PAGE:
“We expect basic standards of justice, procedural fairness and humane treatment to be met, in accordance with international norms.”
Cheng attended school in Brisbane before completing an accounting degree at the University of Queensland. After a business career with Cadbury and ExxonMobil in Melbourne, Cheng took an internship with the Chinese-state media network CCTV in 2002.
She would go on to become a China correspondent for US pay TV network CNBC, and then later an anchor for Chinese state media network CGTN-News, the English language channel of China Central Television.
The details of the arrest and exact nature of the claims against her remain vague. Cheng could face months before being formally charged by Chinese authorities, which gives prosecutors 45 days to lay charges and then up to three extension periods under China’s opaque judicial system. The conviction rate in China is 99 per cent.
“We are absolutely convinced of her innocence,” a family representative said in an emailed statement to Reuters.
China’s Foreign Ministry on Monday said the investigation had been carried out in accordance with the law and Cheng’s legal rights had been guaranteed.
“We hope the Australian side will respect China’s judicial authority and stop interfering in China’s legal handling of this case in any way.“
Cheng’s two young children have been staying with family members in Melbourne since the beginning of the coronavirus pandemic.
The ABC reported on Monday that Cheng had planned to reunite with them in Australia but was stopped when a group of state security police arrived at her apartment in Beijing on August 13. She has since been kept in a cell at a detention facility in China without fresh air or natural light.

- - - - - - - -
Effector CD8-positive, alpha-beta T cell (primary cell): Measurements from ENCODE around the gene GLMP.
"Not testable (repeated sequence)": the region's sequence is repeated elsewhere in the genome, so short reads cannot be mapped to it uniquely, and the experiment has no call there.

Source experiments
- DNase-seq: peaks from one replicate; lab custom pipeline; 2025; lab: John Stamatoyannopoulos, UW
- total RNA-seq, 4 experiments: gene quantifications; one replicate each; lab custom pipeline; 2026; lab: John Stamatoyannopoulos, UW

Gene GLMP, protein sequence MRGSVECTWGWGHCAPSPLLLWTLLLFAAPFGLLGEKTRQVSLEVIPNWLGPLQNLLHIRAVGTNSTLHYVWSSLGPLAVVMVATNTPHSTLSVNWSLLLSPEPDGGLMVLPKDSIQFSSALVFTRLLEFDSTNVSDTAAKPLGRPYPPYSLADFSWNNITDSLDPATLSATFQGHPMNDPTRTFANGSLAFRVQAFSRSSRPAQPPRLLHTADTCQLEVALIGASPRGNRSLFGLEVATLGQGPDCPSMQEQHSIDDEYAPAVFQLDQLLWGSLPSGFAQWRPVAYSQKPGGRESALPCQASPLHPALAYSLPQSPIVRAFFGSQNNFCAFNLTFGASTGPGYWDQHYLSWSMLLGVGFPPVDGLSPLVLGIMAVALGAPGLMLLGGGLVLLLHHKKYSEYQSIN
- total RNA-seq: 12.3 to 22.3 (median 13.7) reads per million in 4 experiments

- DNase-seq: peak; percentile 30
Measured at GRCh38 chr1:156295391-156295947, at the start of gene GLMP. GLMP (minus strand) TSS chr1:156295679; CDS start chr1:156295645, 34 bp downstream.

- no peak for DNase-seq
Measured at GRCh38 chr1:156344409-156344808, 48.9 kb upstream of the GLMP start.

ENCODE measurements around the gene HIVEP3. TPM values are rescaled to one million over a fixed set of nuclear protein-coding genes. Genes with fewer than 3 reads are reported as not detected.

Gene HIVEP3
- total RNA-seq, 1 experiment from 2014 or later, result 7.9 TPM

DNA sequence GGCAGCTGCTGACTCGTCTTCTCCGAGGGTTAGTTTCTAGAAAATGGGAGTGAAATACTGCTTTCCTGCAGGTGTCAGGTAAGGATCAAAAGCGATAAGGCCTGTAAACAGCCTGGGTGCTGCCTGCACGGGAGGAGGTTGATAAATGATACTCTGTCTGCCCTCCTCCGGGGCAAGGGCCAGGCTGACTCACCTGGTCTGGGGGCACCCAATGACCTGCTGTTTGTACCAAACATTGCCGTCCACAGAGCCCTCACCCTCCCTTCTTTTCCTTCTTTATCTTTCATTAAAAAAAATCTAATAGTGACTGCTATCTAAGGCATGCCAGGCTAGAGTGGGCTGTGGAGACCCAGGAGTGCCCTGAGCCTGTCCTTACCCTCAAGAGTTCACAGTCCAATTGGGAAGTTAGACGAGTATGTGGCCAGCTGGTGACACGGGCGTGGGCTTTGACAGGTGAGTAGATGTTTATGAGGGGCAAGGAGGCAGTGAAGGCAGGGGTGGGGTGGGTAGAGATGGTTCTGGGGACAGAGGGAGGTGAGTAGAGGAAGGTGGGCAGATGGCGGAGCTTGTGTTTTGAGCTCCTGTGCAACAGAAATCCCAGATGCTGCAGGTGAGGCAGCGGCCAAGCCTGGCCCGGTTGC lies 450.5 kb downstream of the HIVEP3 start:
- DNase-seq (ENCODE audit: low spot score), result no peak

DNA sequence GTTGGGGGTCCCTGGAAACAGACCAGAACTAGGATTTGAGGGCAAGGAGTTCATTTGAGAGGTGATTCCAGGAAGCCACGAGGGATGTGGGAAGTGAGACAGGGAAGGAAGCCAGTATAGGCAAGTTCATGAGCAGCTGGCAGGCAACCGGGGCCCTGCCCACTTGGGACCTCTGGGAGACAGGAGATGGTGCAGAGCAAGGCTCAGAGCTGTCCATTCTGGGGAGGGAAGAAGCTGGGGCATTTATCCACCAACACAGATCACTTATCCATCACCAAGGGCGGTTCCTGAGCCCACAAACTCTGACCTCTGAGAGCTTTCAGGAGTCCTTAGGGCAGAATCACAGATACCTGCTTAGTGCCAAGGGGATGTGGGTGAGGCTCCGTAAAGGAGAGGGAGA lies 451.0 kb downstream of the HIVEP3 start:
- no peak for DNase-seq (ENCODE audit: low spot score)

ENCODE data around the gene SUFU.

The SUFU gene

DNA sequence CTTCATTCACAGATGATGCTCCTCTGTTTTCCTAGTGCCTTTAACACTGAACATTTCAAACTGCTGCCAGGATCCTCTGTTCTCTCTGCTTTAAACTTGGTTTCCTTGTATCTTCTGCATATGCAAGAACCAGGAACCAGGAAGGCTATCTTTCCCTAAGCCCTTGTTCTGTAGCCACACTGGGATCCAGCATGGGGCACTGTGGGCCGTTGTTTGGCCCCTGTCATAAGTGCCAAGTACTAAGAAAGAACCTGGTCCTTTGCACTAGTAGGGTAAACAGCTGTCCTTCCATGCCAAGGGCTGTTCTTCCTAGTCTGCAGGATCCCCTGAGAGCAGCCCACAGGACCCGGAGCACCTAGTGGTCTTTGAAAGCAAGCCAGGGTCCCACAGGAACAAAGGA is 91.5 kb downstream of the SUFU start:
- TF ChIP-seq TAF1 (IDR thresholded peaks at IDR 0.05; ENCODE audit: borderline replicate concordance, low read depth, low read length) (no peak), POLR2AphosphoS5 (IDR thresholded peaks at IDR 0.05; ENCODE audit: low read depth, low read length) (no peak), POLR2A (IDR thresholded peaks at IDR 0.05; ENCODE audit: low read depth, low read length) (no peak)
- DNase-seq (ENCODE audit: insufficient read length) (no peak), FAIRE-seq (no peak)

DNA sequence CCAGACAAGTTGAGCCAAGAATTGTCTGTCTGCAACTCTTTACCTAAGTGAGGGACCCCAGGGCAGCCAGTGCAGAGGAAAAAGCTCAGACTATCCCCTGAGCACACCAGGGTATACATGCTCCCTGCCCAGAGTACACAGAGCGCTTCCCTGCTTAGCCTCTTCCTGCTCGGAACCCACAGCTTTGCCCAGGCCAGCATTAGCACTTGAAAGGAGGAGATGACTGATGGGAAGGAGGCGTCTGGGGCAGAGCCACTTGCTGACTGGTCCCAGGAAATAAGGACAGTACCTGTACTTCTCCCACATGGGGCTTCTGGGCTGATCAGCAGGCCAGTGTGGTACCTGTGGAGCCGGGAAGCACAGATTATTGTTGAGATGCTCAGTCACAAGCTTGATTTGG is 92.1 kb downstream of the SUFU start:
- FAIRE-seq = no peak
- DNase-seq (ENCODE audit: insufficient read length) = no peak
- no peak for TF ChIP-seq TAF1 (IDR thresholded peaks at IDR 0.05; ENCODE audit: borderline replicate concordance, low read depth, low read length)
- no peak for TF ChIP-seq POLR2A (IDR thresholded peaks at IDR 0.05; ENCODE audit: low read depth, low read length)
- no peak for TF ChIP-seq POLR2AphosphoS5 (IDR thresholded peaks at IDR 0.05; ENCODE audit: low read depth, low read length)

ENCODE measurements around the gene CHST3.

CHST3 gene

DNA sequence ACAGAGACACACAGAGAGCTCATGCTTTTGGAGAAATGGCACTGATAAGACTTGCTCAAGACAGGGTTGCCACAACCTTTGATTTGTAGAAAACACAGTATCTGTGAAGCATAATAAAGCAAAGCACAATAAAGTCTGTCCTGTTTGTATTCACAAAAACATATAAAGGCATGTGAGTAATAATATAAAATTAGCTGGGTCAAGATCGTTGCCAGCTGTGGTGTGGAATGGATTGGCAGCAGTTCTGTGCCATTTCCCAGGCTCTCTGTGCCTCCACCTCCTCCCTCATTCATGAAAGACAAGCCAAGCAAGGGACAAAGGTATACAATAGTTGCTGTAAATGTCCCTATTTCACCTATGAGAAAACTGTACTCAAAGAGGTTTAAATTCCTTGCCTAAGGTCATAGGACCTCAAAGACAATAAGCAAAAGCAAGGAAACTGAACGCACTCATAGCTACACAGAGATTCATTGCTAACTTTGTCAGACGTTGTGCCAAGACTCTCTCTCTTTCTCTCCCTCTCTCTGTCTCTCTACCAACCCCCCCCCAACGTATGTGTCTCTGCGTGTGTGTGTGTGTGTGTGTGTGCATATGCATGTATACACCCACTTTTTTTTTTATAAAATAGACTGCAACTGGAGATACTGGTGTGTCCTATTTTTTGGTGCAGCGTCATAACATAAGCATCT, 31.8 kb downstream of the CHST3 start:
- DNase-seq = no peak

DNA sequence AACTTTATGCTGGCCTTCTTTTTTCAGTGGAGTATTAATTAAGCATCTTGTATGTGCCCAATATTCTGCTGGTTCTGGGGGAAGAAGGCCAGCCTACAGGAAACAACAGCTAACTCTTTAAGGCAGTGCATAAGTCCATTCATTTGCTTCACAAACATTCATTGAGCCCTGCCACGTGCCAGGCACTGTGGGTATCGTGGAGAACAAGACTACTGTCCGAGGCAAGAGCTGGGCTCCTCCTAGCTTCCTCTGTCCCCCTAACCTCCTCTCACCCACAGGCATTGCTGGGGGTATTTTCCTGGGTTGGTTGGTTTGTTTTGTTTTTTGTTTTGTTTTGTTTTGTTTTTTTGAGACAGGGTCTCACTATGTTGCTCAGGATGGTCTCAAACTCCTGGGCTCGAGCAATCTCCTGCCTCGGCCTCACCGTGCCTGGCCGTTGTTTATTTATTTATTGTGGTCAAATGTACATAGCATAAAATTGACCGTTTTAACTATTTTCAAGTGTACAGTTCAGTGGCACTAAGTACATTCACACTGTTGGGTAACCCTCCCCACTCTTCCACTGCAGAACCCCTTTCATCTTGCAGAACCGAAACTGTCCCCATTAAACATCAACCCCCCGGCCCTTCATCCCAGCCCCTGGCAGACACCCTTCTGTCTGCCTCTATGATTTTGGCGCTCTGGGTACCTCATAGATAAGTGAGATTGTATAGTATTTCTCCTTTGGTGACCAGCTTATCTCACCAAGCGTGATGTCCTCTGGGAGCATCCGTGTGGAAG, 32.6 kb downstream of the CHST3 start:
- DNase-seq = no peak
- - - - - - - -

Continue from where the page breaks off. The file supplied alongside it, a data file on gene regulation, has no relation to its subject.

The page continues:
The 45-year-old was highly critical of the Chinese government’s handling of the coronavirus crisis in the months leading up to her arrest.
In public posts on Facebook, Cheng accused Chinese authorities of media purges, wasteful policies and fake appearances as the country grappled with the first wave of the COVID-19 outbreak.
“In China, the belief ‘do as I say, not as I do’ runs deep in public office. ‘Serve the people’ goes the slogans, [the] reality is the opposite,” she said.
It is not clear whether the rare public criticisms of the government by a state media employee are linked to her arrest.
Cheng is the second Chinese-Australian to be arrested in connection with state secrets in the past two years. The period has been marked by rapidly deteriorating diplomatic relations between the two countries over the decision to ban Huawei from the 5G network, criticism of China’s human rights record and an inquiry into the origins of the coronavirus.
Fellow Australian citizen Yang Hengjun, who was also highly critical of the leadership of the Chinese Communist Party, was formally charged with espionage in August. Yang and the Australian government have strongly denied the claims.
Yang now faces a closed-door trial and the prospect of between three years and life in prison under the espionage charges.
Cheng could face 10-years in jail if charged and convicted under articles 110 and 113 of China’s criminal code, which includes “stealing, gathering, purchasing or illegally providing state secrets”.
Eryk Bagshaw is the China correspondent for The Sydney Morning Herald and The Age. Due to travel restrictions, he is currently based in Canberra.